Pentecost 4, June 12, 2016

Title:Pentecost 4, June 12, 2016

June 12, 2016 (full size gallery)

This was the second week of day lilies. The full crop is out along the graveyard, in the back of the church and along the river. Just a beautiful way to make June special.

46 were in church this Sunday with a number of visitors. Marion Mahoney was back from Maryland where she now lives. We bid her farewell last June. She said St. Peter’s would always be her church

Mike and Marilyn celebrated their 45th wedding anniversary. This week is also Becky and Chris Fisher’s anniversary. Marilyn played her harp at the offertory with "All  Through the Night." She won this harp at a convention – picked out of 180 entries.  String music as shown this week and last week with the guitar sounds great at St. Peter’s

We celebrated Jeffrey’s graduation from King George High School a week ago. He finally got his Book of Common Prayer from the church. He will be studying leadership at the University of Richmond this fall. 

Catherine gave special attention to Cookie’s flowers of magnolia. 

This was the UTO collection as well as the final Sunday before the Village Harvest distribution this Wednesday. 

We had 9 in "Weaving God’s Promises." The reading focused on the annointing and sins of David. David was the youngest yet as the scripture suggests God acts differently than we would in picking a leader. We also read the Story of David and Goliath as well as the consquences of sins in the lectionary reading this Sunday.

The message in today’s scripture reading concerns sin and God’s forgiveness. The readings are here

In 2 Samuel, the prophet Nathan confronts King David with a parable revealing David’s guilt. For David’s sin with Bathsheba and the murder of Uriah, Nathan pronounced both condemnation and absolution. In the Old Testament scriptures, the emphasis was always on God working in every situation. Blessings and curses directly followed obedience to or infractions of God’s commandments. The Lord always repaid good for good, evil for evil. Here the illegitimate child dies

Paul tells of his confrontation with Peter, who had wrongly separated himself from Gentile believers.

Luke’s passage is about the woman who anointed Jesus’ feet with her tears, receiving Jesus’ compassionate assurance of love and forgiveness. Jesus’ tells the woman to “go in peace.” It is the same peace the psalmist sings of: “Happy are those whose transgression is forgiven, whose sin is covered.” God has not changed. God’s mercy has always embraced those who trust in God. In the parable of the debtors, Jesus links loving and forgiving. Both are related to our salvation. What else was Jesus doing on the cross but loving, forgiving, and thereby saving us? Grace abounds, but grace doesn’t nullify the consequences of our personal or corporate actions. What we do matters and although grace can change the meaning of the past and awaken us to alternative futures, it cannot erase the impact of our actions. Justice and mercy leave seeds of creative transformation that contribute health and wholeness, while injustice and hard-heartedness leave seeds of destruction that lead to alienation and disease, personally and corporately.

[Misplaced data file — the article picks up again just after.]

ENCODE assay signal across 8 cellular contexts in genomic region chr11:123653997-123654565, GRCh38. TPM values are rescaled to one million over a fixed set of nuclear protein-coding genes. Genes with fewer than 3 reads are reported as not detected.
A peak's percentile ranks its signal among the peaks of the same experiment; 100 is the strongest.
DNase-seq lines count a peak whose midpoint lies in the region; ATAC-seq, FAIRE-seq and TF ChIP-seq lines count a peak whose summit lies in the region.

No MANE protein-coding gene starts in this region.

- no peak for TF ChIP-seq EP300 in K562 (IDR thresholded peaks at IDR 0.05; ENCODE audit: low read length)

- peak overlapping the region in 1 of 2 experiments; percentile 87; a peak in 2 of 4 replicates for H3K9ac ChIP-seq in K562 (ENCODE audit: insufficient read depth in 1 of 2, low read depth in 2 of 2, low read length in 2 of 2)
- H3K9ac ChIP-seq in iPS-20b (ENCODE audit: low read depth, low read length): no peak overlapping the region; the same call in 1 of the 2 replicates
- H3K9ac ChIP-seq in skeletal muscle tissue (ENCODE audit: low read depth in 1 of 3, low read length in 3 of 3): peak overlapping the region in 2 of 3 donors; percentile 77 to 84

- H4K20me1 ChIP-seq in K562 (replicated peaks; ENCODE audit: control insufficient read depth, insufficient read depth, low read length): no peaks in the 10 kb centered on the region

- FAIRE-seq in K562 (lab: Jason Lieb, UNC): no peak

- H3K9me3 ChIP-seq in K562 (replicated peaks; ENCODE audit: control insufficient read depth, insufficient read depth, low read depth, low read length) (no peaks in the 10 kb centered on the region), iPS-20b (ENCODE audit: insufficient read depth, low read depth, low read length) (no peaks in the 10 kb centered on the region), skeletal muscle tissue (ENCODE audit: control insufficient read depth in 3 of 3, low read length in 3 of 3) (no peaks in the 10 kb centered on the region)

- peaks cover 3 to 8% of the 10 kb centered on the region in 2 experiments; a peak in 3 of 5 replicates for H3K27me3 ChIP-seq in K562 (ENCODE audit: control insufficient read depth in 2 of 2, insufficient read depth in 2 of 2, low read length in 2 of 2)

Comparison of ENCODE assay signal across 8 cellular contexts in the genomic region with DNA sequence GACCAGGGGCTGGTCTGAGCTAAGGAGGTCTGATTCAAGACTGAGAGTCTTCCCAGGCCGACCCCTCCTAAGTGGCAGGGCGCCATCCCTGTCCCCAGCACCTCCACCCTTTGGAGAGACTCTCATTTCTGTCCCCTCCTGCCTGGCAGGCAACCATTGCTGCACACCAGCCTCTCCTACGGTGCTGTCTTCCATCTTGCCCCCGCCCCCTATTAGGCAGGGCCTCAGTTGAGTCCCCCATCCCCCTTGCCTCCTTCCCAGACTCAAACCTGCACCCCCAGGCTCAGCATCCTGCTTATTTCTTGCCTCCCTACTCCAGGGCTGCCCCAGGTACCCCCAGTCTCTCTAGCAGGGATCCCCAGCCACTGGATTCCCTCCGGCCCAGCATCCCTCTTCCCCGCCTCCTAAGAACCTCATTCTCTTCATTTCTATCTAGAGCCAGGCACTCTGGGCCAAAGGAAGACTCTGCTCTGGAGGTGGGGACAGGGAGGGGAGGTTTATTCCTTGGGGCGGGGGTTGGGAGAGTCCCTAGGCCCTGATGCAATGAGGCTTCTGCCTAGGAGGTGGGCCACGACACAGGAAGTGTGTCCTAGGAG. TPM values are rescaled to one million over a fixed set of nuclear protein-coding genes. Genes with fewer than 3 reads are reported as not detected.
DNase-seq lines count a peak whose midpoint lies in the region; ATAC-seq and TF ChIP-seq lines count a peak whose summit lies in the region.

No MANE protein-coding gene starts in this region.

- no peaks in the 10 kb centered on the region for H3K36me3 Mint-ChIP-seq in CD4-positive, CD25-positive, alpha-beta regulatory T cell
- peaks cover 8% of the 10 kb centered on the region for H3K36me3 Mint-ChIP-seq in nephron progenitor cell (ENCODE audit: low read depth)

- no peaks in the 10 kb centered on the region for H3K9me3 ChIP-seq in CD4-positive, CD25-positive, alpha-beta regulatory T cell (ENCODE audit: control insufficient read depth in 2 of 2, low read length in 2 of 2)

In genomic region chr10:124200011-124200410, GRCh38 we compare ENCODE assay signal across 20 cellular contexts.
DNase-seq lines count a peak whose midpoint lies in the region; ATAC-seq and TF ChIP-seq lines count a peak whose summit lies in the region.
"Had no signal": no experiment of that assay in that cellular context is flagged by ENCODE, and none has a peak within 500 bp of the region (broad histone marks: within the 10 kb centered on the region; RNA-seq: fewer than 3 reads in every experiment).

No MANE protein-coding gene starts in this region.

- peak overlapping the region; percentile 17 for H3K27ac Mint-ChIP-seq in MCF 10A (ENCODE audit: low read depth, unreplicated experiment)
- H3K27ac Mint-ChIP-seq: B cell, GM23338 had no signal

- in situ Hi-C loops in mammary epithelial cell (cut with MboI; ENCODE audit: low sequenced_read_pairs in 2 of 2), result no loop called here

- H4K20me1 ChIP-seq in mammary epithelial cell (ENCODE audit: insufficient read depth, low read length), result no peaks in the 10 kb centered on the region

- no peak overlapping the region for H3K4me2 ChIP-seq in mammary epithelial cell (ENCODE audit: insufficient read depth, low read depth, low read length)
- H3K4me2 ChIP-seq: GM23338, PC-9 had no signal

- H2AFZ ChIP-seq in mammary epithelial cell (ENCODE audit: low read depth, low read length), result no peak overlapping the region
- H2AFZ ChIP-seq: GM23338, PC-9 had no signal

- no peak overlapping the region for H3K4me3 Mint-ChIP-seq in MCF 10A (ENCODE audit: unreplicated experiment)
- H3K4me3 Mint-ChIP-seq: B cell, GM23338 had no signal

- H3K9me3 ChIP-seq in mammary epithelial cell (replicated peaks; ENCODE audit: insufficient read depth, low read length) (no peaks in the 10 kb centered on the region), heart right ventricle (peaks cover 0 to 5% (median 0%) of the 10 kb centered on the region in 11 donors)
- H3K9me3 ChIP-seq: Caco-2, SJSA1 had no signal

The image on the bulletin and on the sermon online is taken from the Gospel story. It is by Dutch Painter, Dieric Bouts done in the 1440’s. He achieved notoriety as the city painter of Louvain. Here is the Web Gallery of art’s description of the painting

In a narrow, vaulted room, on the left of which is a window providing a glimpse of a landscape, Simon sits with his guests at a table laid for a meal. On the left of the table the sinner bends down to anoint Jesus’s feet. The host, the only one present wearing shoes, and Peter beside him, observe the incident with astonishment and disapproval. The youthful John at the head of the table seems to be drawing the attention of the donor, a Dominican monk, to it. The latter kneels with hands raised in prayer and, as if he dare not look, averts his gaze.

The arrangement of the figures at a laid table recalls two other themes from the life of Christ, the Last Supper and the Miracle at Emmaus, incidents which were frequently represented in painting and, furthermore, established a pictorial tradition of their own. Here the table is laid with bread, wine and fish, the last of these being an ancient Christian symbol. The composition of the various objects represents one of the most delightful still-lifes in old Netherlandish painting. Among the vessels on the table one can recognize a late medieval form of glass known as a ‘cabbage-stalk’.

The sermon’s answer is confession. Much of the sermon cited a book, A Journey Godward by controversial priest Charles Chapman Grafton.

"Grafton goes on to say that as we come before God in confession, Jesus, the Good Shepherd, ‘comes seeking us…he comes to find us in our wanderings, to rescue us from the thickets where we’ve been caught, to take us up trembling and with bleeding feet, and in his own arms to bear us safely back to the fold. He comes as the good Samaritan to save us, robbed and wounded and ready to die. But before he bears us to the shelter and care of the Inn he first probes and cleanses our wounds, and pours in the oil and wine, and reconciles us to Himself.’

"As we confess our sins, we ask Jesus to tear out those things that have stunted our growth so that our faith can flourish again, so that we once more have the space to grow more fully into who God wants each of us to be. So every week we confess our sins, and the words of absolution reminds us that God clothes us in forgiveness as we prepare for the heavenly banquet set before us.Grafton says that “in the Eucharist Jesus summons us to the Banquet of His Love, and by His loving washing of our feet He prepares us for it.”

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